Writing for a diocesan newsletter, Special Edition from the Bishop [subscribe], the Rt. Rev. Greg Rickel of the Diocese of Olympia explains several guidelines about guns in church buildings:

For a while, the Office of Bishop has been asked to come up with some possible guidelines. I write today for just that purpose. I want to reiterate that these are simply guidelines. This is not a policy. This office is not encouraging a specific action, nor directing you to do anything. Instead, we are providing you with information.

Over a year ago I was asked by a reporter what our policy on guns in church were and I simply said, our policy is that we follow the law. I would say that “policy” remains as far as I am concerned. What you will find attached to this letter are the guidelines developed carefully over the intervening time, and overseen by our Diocesan Safety and Security Coordinator Ron Miller, our Chancellor Judy Andrews, our Governing Bodies, and many other researched findings. These guidelines come from the concerns above, and from a common question, which has come in various forms but most usually is something along the lines of “What shall we do about guns in the church?”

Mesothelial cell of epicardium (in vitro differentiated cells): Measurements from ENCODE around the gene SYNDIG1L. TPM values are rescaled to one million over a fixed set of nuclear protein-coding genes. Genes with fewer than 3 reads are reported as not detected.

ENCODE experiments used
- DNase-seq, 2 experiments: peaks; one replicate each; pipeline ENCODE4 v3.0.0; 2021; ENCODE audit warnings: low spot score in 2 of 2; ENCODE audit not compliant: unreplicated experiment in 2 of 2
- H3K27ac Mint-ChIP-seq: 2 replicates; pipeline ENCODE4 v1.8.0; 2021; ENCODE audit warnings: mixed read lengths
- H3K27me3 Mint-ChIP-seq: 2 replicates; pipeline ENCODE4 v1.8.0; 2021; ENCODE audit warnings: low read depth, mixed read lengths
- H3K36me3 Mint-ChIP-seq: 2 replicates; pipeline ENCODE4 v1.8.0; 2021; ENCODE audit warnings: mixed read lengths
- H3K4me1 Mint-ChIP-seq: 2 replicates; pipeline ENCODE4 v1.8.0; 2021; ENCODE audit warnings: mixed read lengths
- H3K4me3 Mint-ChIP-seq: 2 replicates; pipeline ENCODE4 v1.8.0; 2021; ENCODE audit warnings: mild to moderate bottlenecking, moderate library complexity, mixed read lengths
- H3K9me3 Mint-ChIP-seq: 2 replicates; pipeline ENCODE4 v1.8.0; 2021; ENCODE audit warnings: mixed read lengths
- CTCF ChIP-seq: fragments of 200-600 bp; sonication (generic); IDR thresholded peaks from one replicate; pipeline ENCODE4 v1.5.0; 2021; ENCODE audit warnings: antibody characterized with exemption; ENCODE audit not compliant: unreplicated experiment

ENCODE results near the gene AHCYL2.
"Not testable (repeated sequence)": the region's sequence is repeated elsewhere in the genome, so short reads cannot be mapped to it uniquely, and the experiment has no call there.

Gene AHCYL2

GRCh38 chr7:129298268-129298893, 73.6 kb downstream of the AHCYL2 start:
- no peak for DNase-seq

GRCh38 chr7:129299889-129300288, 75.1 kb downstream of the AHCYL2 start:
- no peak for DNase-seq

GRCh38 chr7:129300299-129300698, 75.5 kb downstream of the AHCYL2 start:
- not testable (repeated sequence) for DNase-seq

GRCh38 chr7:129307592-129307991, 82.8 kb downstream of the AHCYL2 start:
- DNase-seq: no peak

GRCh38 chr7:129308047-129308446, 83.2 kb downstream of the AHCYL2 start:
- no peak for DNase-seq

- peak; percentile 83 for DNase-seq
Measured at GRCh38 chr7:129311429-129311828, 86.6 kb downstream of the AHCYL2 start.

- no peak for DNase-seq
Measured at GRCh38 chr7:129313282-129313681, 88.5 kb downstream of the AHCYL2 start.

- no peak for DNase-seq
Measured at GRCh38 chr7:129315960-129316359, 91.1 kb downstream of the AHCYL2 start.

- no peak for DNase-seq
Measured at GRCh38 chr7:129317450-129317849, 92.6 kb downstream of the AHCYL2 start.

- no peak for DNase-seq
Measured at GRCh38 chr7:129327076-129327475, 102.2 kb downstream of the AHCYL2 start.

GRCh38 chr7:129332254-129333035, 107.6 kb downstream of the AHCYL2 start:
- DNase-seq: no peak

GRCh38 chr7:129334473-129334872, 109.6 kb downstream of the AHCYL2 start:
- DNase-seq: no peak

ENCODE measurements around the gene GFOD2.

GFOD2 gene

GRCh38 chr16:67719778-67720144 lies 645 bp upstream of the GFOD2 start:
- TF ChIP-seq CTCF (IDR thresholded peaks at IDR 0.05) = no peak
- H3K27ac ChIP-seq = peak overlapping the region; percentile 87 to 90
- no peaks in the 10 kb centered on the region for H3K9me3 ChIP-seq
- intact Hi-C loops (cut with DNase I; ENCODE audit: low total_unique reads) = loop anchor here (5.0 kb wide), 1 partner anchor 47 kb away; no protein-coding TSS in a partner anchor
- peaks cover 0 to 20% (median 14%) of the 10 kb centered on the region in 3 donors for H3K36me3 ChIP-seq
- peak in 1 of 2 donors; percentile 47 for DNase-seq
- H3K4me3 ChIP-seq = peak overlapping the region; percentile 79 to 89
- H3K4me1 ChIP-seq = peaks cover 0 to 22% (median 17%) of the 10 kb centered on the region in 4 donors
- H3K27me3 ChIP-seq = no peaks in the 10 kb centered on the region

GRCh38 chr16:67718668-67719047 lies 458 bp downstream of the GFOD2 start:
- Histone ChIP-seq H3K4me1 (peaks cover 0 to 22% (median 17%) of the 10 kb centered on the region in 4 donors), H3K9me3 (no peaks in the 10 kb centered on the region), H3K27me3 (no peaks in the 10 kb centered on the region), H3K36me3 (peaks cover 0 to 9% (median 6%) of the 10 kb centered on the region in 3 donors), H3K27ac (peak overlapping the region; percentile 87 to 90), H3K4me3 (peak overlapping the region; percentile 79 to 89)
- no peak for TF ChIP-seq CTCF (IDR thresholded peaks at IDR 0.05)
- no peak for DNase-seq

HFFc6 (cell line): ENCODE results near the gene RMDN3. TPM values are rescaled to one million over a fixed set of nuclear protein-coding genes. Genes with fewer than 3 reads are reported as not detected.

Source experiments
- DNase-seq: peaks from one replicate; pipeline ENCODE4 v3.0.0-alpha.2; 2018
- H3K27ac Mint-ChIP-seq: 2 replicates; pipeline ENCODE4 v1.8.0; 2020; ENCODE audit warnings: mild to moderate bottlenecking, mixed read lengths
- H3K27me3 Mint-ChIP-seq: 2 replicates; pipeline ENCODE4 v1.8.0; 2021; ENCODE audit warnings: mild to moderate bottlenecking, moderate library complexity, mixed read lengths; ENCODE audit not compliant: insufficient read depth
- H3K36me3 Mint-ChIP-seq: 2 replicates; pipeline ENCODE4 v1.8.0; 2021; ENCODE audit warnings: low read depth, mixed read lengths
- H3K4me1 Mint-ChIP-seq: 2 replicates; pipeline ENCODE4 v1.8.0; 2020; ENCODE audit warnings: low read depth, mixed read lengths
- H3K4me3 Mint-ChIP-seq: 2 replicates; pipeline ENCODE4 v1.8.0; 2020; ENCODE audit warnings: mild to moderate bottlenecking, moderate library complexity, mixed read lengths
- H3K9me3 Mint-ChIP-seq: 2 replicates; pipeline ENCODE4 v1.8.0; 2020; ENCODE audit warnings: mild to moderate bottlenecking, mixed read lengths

That question must be considered alongside the reality of the law currently in place. Here are a few facts:

  • Washington is a state where qualified persons who have undergone and passed checks by FBI fingerprint and FBI National Instant Background Check System, court and DSHS adjudicated mental health commitment records, domestic violence and active restraining orders and other disqualifiers are eligible for a license to carry a concealed pistol. There are only a few areas, such as schools, courthouses, locked psychiatric facilities, secure areas of airports, jails, prisons and places in which persons under 18 are prohibited, in which that license does not allow concealed carry.
  • Gun Ownership by legally eligible persons and the right to carry a gun by legally qualified persons are rights guaranteed by the Constitutions of the United States and the State of Washington.
  • Churches are not restricted zones by statute.
  • There are likely persons who carry concealed weapons in your church now; you just are probably not aware of it. Some may be law enforcement officers, some licensed to carry concealed and some who are not (and in violation of law).
  • Churches are private property which can impose their own rules regarding possession of concealed firearms.
  • A violation of any such restriction on church property does not constitute a violation of law; however, if a person refuses to leave when requested for violating that guideline, they could be prosecuted for trespassing.

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